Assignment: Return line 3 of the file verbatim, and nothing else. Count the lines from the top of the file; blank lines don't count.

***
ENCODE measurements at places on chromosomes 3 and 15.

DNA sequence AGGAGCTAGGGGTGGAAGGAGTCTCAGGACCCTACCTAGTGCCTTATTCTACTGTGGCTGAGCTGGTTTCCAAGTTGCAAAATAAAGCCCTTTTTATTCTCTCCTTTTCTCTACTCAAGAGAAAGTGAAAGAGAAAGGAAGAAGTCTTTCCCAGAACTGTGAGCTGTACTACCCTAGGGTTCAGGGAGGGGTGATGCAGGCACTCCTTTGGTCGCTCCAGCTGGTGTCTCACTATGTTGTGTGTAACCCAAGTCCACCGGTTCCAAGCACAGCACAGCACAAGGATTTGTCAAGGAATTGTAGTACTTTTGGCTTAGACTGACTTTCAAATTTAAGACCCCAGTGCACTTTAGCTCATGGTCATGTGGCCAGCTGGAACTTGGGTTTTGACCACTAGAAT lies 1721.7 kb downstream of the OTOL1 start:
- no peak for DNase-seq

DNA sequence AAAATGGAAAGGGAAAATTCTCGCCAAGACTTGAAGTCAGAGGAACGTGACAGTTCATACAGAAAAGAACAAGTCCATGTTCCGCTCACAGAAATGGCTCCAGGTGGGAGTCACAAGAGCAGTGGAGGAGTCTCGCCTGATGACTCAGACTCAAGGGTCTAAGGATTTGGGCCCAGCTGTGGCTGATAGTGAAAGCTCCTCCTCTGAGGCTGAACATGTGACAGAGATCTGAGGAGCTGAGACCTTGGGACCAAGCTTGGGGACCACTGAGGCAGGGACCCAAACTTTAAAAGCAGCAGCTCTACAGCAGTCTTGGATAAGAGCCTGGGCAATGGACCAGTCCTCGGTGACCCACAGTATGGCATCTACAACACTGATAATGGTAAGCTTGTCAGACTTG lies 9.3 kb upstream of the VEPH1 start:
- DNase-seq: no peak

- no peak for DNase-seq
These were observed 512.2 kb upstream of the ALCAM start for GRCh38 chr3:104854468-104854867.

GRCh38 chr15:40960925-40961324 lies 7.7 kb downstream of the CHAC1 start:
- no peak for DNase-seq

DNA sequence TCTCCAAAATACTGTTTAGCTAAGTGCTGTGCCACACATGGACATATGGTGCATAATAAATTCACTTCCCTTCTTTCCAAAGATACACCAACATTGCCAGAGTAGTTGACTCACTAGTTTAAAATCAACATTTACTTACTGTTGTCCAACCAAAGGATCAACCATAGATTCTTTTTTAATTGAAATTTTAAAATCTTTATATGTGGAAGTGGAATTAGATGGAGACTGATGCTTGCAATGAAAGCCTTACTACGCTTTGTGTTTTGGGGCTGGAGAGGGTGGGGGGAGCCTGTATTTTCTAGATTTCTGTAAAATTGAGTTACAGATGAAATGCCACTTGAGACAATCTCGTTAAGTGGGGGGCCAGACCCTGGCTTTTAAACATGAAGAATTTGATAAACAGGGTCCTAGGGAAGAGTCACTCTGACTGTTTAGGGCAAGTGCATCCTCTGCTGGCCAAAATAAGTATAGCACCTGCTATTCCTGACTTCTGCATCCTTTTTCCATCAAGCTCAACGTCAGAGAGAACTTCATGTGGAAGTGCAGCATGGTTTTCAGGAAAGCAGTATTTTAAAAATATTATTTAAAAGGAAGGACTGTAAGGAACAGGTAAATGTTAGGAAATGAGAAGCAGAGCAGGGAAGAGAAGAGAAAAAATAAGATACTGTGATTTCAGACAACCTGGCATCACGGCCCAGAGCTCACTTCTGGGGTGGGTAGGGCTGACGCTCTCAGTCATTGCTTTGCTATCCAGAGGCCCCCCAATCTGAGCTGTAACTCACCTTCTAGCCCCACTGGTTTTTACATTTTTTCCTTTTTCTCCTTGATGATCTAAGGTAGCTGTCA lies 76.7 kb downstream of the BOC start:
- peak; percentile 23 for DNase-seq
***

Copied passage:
- no peak for DNase-seq